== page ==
They've traded more for cigarettes than I've managed to express.
His milkshake got him voted to the top?
It brings all the boys to the yard.
Yipes. The clip illustrates everything wrong with the film ("... no reins") and right with Ledger. You shoulda gone with the "more like Jack Nasty" bit.
"Yipes. The clip illustrates everything wrong with the film ("... no reins") and right with Ledger. You shoulda gone with the "more like Jack Nasty" bit."Indeed. And plus that music has already become such a cliched joke that I let out an involuntary giggle when it started.
Re: milkshake / Brokeback theme -Do we always instantaneously ironize those contemporary artworks that manage to successfully pervade the culture? Is this just High Art's time in the penalty box for becoming popular?
he not she?
Actually, I always hated the Brokeback theme. Now it's unavoidably ironic (due mainly to all the parodies that have sprung up over the past four years) in addition to being irritating (and I certainly wouldn't call Brokeback "High Art").
Anything that wrangles control of public consciousness for more than 48 hours - high/lo/no art - automatically becomes Seltzer-Friedberged. It's a nervous sociological tic. Ridicule rather than digest.Plus gay + cowboy = comedy 101. Murderous oil baron + milkshakes = American Comedy X.
An amazing performance in a sadly-veering-into-soap-opera-land film. Actually, two amazing performances. Jake conveyed so much with the subtlest of expressions. I actually wish Heath would've won for THE DARK KNIGHT, but am happy to see him here.Hey, two Australians in the top three performances. Will there be three?
Hey, two Australians in the top three performances. Will there be three?(Should we tell her everyone else knows who the winner is now?)However, that remark does call to my attention something that I hadn't previously noticed: According to the AVB, the best performance by an American actor over the last ten years was by Summer Phoenix. [shoots self in head]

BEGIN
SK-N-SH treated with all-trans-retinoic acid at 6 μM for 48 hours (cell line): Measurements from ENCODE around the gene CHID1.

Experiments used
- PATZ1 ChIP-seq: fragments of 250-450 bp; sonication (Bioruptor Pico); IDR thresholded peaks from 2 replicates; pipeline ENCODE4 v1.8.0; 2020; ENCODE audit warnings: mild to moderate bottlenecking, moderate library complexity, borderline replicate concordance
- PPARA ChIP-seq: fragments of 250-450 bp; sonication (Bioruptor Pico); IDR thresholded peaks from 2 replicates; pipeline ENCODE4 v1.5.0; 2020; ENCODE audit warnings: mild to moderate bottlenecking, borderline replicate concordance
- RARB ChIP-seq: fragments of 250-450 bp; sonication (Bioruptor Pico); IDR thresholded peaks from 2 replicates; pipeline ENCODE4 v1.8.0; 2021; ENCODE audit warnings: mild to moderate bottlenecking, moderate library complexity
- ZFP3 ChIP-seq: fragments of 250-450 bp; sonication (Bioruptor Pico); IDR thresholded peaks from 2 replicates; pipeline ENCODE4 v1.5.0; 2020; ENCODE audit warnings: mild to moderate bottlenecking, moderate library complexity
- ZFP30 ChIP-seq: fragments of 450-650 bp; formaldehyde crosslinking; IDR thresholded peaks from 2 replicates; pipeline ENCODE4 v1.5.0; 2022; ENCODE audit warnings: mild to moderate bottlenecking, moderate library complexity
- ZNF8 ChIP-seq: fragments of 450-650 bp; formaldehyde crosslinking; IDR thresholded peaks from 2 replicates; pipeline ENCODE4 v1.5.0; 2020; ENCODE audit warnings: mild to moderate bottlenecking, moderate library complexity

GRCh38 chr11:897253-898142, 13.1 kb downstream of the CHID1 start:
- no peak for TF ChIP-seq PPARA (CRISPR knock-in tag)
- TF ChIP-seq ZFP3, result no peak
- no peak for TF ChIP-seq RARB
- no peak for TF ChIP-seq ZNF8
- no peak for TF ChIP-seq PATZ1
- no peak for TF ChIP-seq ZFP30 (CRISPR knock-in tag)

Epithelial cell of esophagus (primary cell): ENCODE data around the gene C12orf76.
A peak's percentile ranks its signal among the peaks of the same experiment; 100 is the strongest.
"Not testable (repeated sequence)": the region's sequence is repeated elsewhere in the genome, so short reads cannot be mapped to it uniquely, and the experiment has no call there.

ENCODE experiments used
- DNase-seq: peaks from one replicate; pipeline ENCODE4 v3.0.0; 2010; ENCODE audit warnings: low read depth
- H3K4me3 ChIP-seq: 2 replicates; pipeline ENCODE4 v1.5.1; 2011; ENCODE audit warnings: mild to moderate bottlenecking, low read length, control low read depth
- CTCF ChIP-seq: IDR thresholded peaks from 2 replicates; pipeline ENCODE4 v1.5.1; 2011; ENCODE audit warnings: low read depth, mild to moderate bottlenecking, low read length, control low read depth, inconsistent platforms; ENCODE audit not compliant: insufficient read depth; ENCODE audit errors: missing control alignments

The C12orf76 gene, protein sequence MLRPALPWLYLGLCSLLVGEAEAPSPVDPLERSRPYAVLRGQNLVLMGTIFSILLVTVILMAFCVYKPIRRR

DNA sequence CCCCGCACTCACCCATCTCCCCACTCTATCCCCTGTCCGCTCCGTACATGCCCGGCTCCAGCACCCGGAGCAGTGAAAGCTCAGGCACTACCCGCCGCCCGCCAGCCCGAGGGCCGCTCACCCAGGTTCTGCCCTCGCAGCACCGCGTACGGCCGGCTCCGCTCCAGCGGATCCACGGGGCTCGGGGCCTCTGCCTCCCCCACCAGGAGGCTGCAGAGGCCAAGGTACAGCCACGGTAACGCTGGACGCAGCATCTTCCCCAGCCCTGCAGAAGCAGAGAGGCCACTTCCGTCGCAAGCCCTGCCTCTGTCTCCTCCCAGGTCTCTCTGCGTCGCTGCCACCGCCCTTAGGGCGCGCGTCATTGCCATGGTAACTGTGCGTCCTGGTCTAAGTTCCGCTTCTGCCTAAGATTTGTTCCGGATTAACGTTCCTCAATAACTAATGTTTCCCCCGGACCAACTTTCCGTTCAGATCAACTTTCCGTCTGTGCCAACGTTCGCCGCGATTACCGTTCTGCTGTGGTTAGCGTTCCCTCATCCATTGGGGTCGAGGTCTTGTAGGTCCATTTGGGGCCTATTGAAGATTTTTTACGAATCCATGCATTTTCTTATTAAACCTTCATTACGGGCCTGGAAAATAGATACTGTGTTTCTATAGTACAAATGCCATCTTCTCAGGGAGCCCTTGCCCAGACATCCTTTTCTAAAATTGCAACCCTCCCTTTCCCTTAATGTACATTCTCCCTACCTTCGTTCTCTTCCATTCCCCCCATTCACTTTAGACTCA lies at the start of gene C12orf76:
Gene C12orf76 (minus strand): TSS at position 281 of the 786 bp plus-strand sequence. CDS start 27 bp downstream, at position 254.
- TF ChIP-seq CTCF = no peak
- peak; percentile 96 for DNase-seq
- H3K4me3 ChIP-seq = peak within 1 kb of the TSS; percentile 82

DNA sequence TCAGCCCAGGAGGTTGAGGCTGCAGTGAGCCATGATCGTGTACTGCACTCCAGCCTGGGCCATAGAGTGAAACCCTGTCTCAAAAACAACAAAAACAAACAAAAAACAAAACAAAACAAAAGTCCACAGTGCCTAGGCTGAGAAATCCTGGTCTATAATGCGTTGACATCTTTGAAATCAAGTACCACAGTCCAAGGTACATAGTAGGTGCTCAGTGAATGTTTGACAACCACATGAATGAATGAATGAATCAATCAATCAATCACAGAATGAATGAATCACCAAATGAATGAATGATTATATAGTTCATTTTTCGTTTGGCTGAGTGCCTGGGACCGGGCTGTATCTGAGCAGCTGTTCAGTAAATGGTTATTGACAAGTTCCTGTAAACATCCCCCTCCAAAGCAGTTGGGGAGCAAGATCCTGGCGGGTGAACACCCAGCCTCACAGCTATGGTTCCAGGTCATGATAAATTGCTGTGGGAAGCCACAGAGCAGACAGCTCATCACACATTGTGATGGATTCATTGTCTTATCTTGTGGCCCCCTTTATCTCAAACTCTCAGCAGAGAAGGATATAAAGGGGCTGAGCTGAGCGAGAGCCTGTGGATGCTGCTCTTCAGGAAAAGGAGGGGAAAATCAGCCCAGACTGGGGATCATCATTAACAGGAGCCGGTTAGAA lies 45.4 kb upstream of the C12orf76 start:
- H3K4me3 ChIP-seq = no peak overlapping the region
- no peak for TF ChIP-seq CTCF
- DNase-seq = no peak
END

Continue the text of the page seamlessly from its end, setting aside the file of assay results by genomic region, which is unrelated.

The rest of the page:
Yep ... and the only other American in the top 10 was Laura Dern for INLAND EMPIRE ... (vjm goes to join Mike in Bulletland). Americans do however do much better in the second 10.Someone else noted on my site, apropos my actor list, that every Anglophone performance on it was not by an American — an Icelander, a Canadian, two Australians and two Britons (though nobody would think of referring to the films starring the Canuck and the Aussies as anything other than American movies)
I'm just glad it looks like Queen Latifah is going to win for Chicago! It's one of the greatest performances in American cinema along with Agnes Moorehead (The Magnificent Ambersons) and Robert De Niro (Taxi Driver)!!!
I'm just glad it looks like Queen Latifah is going to win for Chicago!You and me both, sunshine. I just hope MD'A picks the clip where she sings: "They say that life is tit for tatAnd that's the way I liveSo, I deserve a lot of tatFor what I've got to give"
>>"They say that life is tit for tat>>And that's the way I live>>So, I deserve a lot of tat>>For what I've got to give"[insert breathtakingly irritating howls of appreciation and "you go, girl!"s from the thousands of musical-theater-trained SAG members in attendance at the only goddamn press screening this overrated hackjob got in New York.][[no, i still haven't forgotten or forgiven...]]
Sorry Latifah and America but don't forget it was Academy Award-winner™ Catherine Zeta-Jones who sashayed away with the big prize.
Thanks for reminding me of that nightmare, Bilge.
What? You mean it isn't Tom Green for Freddy? Man, color me shocked.
I thought Heath Ledger was good in this, but I thought a major issue with his performance was that he mumbled every line. I could never understand what he was saying.
I could never understand what Tommy Lee Jones was saying in NCFOM either.Still, it's an outstanding film, mind you.
re the mumbling: that's how a lot of guys talk out there, and Heath's is the only performance I've ever seen do it justice.
Ang Lee: spiritual father to Bujalski and Swanberg?